William B. Umstead (1895-1954)

As governor of North Carolina from 1953 to 1954, William B. Umstead spent much of his administration bed-ridden, yet he continued working to implement his ideas for what he called a “better tomorrow.”

Umstead had diverse childhood and early professional experiences.  Born in Durham County in 1895, the young Umstead grew up on a farm and performed various chores.  After graduating from Durham High School, he attended the University of North Carolina at Chapel Hill and earned his history undergraduate degree in 1916.  He taught high school for one year.  When the United States actively participated in the Great War in 1917, Umstead volunteered and served in Europe with the 317th Machine Gun Battalion.  After the war, he started attending Trinity Law School (now Duke University) in 1919, and started practicing law in 1920.  

Umstead soon became a political favorite in his community.  Voters elected him as Durham County prosecutor in 1922 and in 1926 they voted him as solicitor (now called District Attorney).  Starting in 1932, he served three terms as a U.S. Congressman.  In this role, he worked to protect the tobacco industry and use national dollars to benefit his district and state by securing funds for rural electrification, soil conservation, Farm Home Administration, and the Tobacco Experiment Station.  In 1938, he returned to his law practice, but he returned to Washington, D.C., when Governor R. Gregg Cherry appointed him to a U.S. Senate seat after Josiah Bailey died.   He served in this position for two years.

Popular in the Democratic Party ranks, Umstead ran successfully for governor in 1952 and started working to create a “better tomorrow” by increasing government spending and regulation and tackling controversial issues.  According to biographer A. W. Stewart, his plans included a ten-percent salary increase for teachers, motor vehicle inspections, and high school driver’s training programs.  He wanted the state to build more schools and more programs and facilities for the mentally ill.   He encouraged the state to diversify its economy and called for a referendum regarding the sale of liquor in the state.  He also restructured the State Board of Paroles: a three-member board ensured that paroles were issued in a consistent and fair manner.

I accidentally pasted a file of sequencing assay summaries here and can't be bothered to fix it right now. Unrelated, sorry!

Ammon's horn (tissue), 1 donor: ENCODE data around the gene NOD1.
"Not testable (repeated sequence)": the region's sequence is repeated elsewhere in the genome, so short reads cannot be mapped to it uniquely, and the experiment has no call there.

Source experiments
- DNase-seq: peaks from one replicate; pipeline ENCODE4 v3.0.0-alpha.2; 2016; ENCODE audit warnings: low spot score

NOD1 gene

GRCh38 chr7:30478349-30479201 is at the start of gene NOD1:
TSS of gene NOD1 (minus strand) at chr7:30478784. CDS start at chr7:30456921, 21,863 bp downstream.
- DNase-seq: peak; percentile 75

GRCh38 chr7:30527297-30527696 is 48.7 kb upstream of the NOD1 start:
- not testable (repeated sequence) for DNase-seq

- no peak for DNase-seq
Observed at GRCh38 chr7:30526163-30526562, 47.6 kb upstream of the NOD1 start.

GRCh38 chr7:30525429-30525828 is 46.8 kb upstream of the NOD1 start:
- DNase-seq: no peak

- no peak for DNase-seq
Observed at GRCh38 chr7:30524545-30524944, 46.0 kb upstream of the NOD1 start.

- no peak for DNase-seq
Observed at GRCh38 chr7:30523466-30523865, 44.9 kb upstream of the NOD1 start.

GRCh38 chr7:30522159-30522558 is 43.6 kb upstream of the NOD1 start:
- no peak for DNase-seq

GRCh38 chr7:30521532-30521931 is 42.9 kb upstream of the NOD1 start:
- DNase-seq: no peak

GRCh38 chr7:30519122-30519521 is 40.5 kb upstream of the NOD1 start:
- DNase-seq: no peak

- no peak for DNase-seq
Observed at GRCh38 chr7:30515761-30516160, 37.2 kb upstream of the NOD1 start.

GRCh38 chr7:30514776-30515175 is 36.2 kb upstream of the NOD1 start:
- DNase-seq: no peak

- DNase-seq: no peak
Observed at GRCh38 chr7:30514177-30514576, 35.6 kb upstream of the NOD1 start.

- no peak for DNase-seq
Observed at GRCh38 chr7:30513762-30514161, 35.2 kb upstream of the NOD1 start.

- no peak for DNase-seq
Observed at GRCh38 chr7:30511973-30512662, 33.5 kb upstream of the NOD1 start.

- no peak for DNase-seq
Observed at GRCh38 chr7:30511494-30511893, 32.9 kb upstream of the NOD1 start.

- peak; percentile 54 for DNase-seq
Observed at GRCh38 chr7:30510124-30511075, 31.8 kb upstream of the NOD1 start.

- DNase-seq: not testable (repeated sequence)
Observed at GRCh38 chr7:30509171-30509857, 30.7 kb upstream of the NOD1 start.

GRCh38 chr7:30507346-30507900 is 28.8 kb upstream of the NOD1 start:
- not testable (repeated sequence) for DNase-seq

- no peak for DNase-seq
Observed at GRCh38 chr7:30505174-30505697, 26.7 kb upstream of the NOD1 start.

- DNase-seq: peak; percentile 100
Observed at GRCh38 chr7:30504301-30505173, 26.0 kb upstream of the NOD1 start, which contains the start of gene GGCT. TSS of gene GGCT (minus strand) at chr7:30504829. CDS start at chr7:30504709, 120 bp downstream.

Umstead is more famous for his 1954 leadership, however.  That year, the U.S. Supreme Court issued the Brown v. Board of Education decision and required public school integration.  Umstead worked to avoid racial conflict in the Tar Heel State.   He appointed a nineteen, member commission to study how integration might best be accomplished in North Carolina schools.  The biracial panel made their recommendations to the General Assembly in 1955, and historians credit Umstead for his leadership decisions that eliminated “intemperate actions” among Tar Heels and the legislators.  Later that year, Hurricane Hazel, with winds reaching 150 mph, destroyed $136 million in property and took 19 lives. Umstead called on the national government to declare North Carolina to be a disaster state and to provide relief for its citizens.  (Many consider it the worst storm in the state’s history.)  Umstead also appointed two influential Senators: Willis Smith and Sam Ervin.

After battling bad health throughout his administration, Umstead died from congestive heart failure.   Two days after giving his “better tomorrow” speech, Umstead suffered a heart attack and was hospitalized for nearly four months.  Once returning to the Executive Mansion, Umstead conducted meetings with government leaders while bed-ridden.  His dedication to his gubernatorial work no doubt contributed to his sickliness and lack of recovery.   Two more times, Umstead was hospitalized during his short administration. On November 4, he died.  He was buried in Durham County.

Sources

Jeffrey J. Crow, Paul D. Escott, and Flora J.. Hatley.  A History of American Americans in North Carolina (Raleigh, 2002); Michael Hill, ed.  The Governors of North Carolina (Raleigh, 2007); William S. Powell, North Carolina Through Four Centuries (Chapel Hill, 1989); Milton Ready. The Tar Heel State: A History of North Carolina (Columbia, 2005); A.W. Stewart.  “William Bradley Umstead” in William S. Powell, ed., Dictionary of North Carolina Biography (Chapel Hill, 1979-96).